CHARLESTON, W.Va. — Senators took a first look at a resolution that could later allow them to cut taxes on motor vehicles and other personal property.
The Senate Judiciary Committee discussed the resolution for about three hours Thursday afternoon before a majority of members voted to pass it. It now goes to the Senate Finance Committee for more discussion of its possible financial effects.
Final passage would require two-thirds majorities in both houses of the Legislature. Then West Virginia citizens would vote on an amendment because property taxes are embedded in the state Constitution.
Deputy Revenue Secretary Mark Muchow reminded senators that because the public vote on any amendment would come prior to any legislative decision on cutting a tax, there would be a lag in any effect.
“The earliest time there would be any impact would be fiscal ‘23,” he said. “The ability to do something doesn’t mean that action is taken to do this.”
This is one of two property tax resolutions in the Senate. The other would allow property taxes for manufacturers to be cut.
Members of the Senate Judiciary Committee tended to intertwine the property taxes affected by the two resolutions during their discussion.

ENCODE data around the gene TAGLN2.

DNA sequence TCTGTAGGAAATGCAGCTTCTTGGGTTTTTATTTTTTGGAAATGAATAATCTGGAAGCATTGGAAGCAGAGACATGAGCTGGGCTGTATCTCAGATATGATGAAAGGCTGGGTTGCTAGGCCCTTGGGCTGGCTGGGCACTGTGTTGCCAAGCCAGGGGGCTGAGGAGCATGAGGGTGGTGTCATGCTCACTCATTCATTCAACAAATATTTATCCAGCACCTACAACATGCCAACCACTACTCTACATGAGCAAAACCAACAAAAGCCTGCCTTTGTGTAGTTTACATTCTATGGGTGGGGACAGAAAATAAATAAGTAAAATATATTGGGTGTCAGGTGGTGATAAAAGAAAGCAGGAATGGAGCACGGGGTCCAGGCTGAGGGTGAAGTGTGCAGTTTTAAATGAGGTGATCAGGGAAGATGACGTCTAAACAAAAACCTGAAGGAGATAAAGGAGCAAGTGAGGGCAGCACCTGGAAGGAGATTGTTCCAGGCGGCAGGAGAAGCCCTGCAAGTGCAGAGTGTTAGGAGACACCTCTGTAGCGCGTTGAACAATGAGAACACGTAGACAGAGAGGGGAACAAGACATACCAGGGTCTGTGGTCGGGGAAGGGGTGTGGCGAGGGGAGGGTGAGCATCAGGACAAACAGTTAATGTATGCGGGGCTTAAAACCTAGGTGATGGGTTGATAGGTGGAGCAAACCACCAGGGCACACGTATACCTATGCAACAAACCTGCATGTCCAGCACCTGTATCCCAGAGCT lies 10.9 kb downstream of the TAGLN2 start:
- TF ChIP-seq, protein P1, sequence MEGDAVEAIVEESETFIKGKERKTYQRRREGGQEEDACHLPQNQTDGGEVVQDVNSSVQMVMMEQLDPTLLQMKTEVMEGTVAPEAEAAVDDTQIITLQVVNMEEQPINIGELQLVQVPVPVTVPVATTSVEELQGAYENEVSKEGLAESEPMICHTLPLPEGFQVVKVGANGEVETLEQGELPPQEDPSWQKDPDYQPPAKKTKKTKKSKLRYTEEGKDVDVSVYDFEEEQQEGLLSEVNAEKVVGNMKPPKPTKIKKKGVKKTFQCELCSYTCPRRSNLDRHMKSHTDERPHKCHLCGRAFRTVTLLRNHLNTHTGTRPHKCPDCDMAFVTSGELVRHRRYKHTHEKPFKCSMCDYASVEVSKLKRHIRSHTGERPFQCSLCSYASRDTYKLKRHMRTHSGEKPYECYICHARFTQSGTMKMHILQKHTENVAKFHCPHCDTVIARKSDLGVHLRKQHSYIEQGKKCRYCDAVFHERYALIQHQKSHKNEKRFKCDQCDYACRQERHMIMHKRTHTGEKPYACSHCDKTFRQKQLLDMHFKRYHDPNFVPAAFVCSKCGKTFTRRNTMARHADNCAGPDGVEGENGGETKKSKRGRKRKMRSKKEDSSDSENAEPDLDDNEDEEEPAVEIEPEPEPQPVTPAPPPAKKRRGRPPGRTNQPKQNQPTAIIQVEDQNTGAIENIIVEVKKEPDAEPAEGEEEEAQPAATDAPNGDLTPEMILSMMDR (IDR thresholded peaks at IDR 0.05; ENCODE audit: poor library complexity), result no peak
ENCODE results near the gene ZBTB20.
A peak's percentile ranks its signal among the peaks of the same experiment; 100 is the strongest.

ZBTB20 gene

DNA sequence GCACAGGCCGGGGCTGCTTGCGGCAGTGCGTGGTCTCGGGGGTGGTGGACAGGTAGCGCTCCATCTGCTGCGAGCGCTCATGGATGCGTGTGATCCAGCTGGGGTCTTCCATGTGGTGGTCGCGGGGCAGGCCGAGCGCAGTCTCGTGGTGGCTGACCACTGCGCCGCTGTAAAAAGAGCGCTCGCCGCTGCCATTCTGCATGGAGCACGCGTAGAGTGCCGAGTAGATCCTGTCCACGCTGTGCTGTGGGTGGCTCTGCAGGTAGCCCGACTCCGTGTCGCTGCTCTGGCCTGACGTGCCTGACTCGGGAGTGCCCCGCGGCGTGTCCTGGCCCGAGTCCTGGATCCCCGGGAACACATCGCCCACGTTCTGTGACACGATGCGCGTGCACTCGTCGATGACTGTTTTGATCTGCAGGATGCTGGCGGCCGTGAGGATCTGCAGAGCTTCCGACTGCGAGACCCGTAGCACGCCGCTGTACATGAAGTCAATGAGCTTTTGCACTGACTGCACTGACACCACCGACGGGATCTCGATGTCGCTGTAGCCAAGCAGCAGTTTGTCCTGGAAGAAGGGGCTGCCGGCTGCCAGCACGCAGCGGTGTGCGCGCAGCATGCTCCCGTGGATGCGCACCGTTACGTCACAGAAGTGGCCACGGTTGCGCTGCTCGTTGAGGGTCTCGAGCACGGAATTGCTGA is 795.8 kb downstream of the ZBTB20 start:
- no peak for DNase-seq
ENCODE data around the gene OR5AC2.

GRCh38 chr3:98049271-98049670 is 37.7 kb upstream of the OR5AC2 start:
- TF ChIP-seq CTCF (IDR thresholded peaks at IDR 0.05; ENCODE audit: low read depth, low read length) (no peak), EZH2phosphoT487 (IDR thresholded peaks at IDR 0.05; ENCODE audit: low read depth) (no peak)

Although Judiciary had the resolution to discuss constitutional issues, finances were often a focus of remarks.
Republicans, who generally support the tax cuts, asked questions about the possibility of economic and job growth that could result from manufacturers reinvesting.
“Is it accurate to say we could be missing out on a whole lot of manufacturing that could be coming to West Virginia if we didn’t have this tax?” asked Senator Mike Azinger, R-Wood.
Democrats questioned how to make up for the lost tax revenue. Much of the money from property taxes flows to support county governments and local school systems.
Senator Mike Romano, D-Harrison, noted that many counties already struggle to pay their regional jail bills. Harrison County, he said, gains millions of dollars from property taxes collected by the state.
“Let me tell you, that would blow a big hole in the budget,” Romano said.
Senator Richard Lindsey, D-Kanawha, asked about projections that show the potential for significant state budget deficits over the coming few years.
In recent months, severance tax collections have been lower than projected because of weaker coal exports and lower natural gas prices.
“It’ll be a tight scenario until we work out the energy situation,” Muchow told Lindsey.
Senate Majority Leader Tom Takubo, R-Kanawha, suggested the ability to cut property taxes could give future lawmakers greater ability to entice manufacturing investment.
“This simply gives future legislatures the ability to shift taxes around, to make us a positive landing spot for some of those places to come,” Takubo said.
Ted Boettner of the West Virginia Center on Budget and Policy also spoke before the committee. He said manufacturers indicate the biggest factor in their decisions about locating in West Virginia is a skilled workforce.
Romano asked him, “What do you think would be our counties and our boards of education?”
Boettner responded that health care, volunteer fire departments, prosecutors offices and sheriff’s departments could be affected.
“The Legislature would have to backfill that with some sort of dedicated revenue source,” Boettner said.